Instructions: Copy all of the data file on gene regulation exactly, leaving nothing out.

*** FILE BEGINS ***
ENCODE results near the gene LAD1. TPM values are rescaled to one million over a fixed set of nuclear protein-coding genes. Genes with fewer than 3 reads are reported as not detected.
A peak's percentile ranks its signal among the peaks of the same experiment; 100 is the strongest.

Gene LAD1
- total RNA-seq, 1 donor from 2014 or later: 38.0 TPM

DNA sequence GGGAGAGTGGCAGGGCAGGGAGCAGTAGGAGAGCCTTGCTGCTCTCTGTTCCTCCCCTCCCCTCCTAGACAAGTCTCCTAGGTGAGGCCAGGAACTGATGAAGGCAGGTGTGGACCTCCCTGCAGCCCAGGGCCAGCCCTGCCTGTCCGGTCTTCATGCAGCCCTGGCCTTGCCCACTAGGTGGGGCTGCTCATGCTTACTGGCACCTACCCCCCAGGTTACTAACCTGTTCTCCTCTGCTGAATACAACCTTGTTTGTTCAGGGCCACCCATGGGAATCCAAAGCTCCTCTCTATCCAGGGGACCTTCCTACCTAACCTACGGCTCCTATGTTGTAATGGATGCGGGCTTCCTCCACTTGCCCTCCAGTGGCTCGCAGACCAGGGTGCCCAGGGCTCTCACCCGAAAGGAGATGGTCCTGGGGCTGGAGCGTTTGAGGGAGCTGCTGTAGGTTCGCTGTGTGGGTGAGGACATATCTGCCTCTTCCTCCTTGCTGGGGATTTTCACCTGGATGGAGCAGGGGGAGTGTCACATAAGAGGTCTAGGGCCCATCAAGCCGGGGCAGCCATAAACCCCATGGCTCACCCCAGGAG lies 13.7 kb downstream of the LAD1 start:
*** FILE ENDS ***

ENCODE results near the gene LAD1. TPM values are rescaled to one million over a fixed set of nuclear protein-coding genes. Genes with fewer than 3 reads are reported as not detected.
A peak's percentile ranks its signal among the peaks of the same experiment; 100 is the strongest.

Gene LAD1
- total RNA-seq, 1 donor from 2014 or later: 38.0 TPM

DNA sequence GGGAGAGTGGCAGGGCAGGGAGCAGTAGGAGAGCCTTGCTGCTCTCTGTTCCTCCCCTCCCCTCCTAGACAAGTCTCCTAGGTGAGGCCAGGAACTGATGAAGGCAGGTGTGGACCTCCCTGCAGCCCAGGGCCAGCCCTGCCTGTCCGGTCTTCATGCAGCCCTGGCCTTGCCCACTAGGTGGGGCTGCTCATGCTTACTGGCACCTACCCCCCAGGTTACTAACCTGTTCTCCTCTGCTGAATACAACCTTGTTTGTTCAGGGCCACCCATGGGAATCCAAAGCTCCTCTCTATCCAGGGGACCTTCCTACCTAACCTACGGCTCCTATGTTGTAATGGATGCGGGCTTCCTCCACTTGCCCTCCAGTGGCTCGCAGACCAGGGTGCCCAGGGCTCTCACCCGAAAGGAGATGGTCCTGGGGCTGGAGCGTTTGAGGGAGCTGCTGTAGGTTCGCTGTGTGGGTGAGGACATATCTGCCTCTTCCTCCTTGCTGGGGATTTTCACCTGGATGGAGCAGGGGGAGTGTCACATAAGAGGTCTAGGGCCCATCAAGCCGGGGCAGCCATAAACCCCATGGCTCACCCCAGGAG lies 13.7 kb downstream of the LAD1 start: